St Andrew's Cross
(Diagonal Double Pin Attack)

In Chess, a Diagonal Double Pin Attack is often referred to as the St Andrew's Cross, with its main feature resembling that of the diagonally, double crossing lines on the Scottish flag.

Battle Log - Header Graphic
  1. Qg2 ... Qh1#
  2. 0-1

Historical Game:
Capablanca-Alekhine, World Chess Championship, 1927

In the actual World Chess Championship match, the move you see in the video clip didn't actually happen - Capablanca (White) foresaw his inevitable loss and Resigned after 68 Moves ...

However, if he'd have played on, White would have had to make the Block with his
d-file Queen ...

On Black's next move, those present would have witnessed a Diagonal Double Chess Pin, which took its name after the Scottish flag, with its two diagonal white lines.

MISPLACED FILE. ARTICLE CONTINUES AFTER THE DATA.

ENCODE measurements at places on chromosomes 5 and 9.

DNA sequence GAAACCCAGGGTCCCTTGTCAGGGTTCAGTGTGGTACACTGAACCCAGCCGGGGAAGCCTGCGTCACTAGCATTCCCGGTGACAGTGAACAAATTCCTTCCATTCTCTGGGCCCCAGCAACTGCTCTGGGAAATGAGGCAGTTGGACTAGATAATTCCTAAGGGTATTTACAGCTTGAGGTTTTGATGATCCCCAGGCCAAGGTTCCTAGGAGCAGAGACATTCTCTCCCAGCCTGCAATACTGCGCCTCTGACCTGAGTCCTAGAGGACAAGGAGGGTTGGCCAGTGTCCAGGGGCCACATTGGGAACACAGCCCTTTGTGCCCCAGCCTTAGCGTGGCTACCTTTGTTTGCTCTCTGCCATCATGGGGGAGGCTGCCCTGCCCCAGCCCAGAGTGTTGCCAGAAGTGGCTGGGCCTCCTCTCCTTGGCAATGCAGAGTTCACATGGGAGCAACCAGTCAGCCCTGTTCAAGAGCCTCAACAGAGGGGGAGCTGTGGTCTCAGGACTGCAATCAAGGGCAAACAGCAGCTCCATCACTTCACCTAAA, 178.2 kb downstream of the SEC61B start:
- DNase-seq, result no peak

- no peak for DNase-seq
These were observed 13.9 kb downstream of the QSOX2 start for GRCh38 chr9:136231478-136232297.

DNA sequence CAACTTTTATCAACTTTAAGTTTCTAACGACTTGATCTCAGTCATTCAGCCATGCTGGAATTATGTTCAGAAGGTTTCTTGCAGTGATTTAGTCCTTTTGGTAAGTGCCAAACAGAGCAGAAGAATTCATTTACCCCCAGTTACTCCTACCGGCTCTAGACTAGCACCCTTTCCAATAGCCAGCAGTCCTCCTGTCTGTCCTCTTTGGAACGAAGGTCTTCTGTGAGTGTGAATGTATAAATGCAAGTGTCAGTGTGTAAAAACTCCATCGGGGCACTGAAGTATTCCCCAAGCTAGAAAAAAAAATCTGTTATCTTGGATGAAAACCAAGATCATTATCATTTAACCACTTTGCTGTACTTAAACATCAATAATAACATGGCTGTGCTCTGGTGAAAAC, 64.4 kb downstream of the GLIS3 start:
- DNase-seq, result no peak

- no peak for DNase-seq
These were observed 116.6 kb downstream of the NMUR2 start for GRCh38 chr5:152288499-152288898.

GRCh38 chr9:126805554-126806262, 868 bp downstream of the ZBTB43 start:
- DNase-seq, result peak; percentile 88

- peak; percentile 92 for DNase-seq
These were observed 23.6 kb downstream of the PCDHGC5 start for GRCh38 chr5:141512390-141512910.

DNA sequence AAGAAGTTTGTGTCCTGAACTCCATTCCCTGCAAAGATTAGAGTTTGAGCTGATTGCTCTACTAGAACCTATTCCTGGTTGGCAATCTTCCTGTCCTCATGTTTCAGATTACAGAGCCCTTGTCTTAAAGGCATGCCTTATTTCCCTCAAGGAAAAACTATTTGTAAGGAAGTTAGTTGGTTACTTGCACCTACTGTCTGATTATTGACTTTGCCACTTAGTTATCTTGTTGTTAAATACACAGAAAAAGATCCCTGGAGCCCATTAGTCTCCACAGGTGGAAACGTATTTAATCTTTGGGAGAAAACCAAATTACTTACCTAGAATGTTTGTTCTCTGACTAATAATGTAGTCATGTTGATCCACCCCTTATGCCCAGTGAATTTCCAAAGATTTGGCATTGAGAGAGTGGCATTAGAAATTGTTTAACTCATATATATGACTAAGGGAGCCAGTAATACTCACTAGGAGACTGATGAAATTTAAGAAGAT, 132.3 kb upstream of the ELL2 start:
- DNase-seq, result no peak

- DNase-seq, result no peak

So ...

Move 67, White would have set the first diagonal Pin - an Absolute Pin - by sending his d-file Queen down to g2, in order to Block the current "Check" by Black's f1 Queen.

However, that Queen of White's would be doomed to remain, unable to move, as long as Black's f1 Queen remains on that square ...

This she does and Black would simply move his other Queen to h1, to complete the second diagonal Pin ...

This time, it's a Relative Pin - against White's g2 Queen, which would be protecting the other White Queen, on a8.

White's King would have nowhere to escape, as Black's h5 Pawn is guarding the only other exit square (g4) ...

And, without help from any other piece, it'd naturally be "Checkmate" (#) - a Win for Black (0-1).

From The St Andrew's Cross Diagonal Double Pin,
Check Out Some Basic Chess Pin Attacks
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